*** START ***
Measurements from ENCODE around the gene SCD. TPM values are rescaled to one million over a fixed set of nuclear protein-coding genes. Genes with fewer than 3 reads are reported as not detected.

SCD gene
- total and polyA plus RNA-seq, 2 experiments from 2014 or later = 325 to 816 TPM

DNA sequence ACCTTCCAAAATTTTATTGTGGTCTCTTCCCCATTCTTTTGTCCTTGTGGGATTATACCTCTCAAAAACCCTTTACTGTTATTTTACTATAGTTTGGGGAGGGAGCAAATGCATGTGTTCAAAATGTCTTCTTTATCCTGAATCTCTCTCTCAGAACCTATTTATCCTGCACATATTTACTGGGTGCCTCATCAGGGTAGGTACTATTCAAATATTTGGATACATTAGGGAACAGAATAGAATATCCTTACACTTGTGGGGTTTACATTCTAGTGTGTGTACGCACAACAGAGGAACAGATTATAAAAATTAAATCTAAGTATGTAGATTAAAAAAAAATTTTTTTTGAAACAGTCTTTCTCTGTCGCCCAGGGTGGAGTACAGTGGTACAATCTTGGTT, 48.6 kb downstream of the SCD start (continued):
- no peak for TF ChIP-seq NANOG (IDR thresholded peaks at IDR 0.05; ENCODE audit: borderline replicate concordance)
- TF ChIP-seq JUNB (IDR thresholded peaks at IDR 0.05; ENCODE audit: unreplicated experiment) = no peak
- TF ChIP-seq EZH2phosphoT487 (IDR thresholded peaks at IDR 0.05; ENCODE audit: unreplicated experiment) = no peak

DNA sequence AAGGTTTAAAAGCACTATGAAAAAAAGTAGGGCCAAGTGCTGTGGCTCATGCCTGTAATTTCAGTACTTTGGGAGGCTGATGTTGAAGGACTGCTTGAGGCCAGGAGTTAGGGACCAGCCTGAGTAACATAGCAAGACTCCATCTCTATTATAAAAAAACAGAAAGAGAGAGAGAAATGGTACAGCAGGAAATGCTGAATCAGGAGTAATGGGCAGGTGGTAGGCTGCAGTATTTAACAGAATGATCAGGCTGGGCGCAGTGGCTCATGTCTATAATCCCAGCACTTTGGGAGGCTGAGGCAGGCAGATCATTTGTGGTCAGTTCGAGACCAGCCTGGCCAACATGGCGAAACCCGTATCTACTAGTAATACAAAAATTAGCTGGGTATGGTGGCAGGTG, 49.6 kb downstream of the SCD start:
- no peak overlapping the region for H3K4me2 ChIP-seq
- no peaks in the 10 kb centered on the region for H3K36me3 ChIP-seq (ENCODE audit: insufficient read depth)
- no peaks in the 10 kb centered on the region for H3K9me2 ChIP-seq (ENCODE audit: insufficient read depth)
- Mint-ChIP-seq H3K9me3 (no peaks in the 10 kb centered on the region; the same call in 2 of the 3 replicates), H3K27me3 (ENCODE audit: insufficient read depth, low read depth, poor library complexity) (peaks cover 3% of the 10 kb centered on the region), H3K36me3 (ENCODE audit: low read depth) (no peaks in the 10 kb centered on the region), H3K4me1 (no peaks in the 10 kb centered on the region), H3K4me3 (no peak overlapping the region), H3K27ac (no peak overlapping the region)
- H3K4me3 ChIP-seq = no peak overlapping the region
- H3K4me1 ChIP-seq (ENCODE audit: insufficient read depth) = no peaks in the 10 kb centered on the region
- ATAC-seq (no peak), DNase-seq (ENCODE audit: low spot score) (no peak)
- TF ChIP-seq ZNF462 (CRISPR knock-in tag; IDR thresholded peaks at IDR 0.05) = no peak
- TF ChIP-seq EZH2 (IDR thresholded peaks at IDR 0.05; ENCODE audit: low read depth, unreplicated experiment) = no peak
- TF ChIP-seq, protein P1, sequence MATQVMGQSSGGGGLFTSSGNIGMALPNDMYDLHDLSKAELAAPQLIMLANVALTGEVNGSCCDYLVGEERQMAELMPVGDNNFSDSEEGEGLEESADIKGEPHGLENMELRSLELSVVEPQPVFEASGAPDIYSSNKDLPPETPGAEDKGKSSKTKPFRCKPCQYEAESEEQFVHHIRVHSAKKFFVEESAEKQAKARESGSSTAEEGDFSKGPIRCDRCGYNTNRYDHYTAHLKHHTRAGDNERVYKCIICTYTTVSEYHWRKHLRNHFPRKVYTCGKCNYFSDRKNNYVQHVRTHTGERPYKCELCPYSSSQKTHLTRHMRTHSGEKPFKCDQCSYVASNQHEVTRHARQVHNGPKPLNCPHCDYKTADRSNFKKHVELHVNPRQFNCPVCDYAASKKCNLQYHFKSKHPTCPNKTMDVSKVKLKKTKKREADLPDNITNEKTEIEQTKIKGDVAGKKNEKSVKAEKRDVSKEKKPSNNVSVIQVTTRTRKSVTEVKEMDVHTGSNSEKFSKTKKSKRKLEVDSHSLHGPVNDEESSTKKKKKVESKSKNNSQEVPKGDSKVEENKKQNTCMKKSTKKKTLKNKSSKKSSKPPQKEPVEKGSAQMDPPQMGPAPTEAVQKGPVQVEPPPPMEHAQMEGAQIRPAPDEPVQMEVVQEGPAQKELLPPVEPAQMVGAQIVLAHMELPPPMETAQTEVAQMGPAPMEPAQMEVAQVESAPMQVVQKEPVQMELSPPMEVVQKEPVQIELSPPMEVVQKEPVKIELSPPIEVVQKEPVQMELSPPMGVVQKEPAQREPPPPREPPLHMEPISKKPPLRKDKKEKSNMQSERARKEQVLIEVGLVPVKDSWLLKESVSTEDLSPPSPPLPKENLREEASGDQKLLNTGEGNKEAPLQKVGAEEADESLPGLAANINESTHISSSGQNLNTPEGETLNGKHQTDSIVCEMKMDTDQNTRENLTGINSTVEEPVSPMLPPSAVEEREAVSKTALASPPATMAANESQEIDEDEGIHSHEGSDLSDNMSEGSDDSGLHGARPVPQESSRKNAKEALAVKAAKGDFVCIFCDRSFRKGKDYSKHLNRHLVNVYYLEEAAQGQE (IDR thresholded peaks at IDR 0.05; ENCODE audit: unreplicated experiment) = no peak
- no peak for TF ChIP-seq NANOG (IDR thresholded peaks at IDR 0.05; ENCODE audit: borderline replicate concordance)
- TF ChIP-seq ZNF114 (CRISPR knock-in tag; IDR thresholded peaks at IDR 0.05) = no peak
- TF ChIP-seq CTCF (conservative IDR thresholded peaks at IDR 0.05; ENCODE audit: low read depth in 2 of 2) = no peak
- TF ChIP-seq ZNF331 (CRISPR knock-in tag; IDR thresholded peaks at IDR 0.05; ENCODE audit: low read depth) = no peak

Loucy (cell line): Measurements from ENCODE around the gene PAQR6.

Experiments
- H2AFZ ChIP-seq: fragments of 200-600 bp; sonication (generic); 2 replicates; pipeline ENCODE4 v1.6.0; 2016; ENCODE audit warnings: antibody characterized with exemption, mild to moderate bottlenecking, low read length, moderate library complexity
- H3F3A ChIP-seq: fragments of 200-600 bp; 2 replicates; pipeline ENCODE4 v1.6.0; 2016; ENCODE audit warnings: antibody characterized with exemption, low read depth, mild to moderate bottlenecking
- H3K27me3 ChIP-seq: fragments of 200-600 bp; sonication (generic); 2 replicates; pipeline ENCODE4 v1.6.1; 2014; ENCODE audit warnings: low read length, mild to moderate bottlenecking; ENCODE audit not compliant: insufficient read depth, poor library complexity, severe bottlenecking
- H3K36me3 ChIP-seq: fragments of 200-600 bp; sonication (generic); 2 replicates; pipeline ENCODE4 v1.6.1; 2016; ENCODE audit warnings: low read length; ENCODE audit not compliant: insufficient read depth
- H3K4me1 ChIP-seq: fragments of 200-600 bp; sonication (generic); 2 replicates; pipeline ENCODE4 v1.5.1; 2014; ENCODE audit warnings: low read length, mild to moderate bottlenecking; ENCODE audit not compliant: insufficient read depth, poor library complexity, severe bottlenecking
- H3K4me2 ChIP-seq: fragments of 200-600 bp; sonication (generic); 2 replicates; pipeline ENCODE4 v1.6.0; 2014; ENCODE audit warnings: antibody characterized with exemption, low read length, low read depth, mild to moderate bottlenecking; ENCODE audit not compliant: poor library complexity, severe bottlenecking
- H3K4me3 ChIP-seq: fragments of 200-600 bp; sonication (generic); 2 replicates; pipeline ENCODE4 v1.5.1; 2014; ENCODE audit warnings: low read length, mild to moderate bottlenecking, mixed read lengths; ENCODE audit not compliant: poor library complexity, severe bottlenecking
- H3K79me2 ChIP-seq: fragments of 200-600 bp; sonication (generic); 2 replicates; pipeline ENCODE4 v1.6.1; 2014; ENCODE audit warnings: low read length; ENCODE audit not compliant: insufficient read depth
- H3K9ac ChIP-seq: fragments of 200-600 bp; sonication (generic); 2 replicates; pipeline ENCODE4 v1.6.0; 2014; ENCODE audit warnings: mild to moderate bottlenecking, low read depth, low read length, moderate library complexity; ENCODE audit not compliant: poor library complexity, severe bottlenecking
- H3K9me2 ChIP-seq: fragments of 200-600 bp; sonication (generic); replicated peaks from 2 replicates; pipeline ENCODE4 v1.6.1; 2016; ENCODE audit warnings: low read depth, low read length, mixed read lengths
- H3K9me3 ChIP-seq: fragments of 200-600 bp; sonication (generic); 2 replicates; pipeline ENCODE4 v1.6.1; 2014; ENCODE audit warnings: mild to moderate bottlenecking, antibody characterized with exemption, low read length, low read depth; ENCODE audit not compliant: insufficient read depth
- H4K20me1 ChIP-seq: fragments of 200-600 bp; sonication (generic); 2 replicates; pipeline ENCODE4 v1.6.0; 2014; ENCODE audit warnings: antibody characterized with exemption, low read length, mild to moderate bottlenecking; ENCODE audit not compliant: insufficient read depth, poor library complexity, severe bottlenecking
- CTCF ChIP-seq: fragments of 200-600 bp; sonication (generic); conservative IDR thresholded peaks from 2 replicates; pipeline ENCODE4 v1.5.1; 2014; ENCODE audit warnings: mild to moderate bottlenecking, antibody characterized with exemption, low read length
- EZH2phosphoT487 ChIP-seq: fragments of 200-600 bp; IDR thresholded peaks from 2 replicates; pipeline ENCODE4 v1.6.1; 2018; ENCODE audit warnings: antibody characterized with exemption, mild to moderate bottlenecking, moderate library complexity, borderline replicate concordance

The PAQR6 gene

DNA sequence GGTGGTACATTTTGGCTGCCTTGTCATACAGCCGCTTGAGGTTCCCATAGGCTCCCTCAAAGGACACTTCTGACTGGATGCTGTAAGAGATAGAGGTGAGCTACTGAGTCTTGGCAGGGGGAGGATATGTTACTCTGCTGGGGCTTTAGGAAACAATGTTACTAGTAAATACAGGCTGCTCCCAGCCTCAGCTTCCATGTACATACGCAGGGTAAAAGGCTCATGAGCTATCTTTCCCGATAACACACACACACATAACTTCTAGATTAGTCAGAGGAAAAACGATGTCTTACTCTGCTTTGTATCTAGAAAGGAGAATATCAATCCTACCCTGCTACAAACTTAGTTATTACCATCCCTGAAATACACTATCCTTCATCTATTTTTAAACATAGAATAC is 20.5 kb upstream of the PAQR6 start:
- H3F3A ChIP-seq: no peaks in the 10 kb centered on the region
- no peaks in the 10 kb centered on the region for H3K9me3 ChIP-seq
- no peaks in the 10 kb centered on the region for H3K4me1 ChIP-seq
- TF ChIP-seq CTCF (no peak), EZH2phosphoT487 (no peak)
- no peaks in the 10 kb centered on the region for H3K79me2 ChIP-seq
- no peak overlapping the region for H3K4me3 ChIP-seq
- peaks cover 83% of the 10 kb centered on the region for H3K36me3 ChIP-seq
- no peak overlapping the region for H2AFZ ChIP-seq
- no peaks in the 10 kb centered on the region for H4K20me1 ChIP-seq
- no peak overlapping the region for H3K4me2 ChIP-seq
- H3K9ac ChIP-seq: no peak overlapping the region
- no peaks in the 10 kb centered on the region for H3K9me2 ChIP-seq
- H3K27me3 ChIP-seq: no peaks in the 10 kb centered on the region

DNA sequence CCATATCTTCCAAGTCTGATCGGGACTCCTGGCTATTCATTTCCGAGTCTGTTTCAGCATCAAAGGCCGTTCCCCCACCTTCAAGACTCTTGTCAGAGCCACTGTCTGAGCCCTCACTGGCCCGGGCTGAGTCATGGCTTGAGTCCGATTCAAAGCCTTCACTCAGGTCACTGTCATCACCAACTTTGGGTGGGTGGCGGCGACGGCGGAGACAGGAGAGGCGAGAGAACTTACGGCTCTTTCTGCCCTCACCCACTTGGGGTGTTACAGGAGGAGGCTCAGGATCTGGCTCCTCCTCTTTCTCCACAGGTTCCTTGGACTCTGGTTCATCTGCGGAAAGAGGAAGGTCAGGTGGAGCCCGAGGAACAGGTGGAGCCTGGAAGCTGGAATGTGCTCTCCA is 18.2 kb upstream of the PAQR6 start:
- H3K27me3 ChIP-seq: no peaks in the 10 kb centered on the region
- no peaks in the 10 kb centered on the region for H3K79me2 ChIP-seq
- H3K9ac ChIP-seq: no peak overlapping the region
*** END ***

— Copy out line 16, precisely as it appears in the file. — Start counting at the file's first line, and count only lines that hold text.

- TF ChIP-seq ZNF462 (CRISPR knock-in tag; IDR thresholded peaks at IDR 0.05) = no peak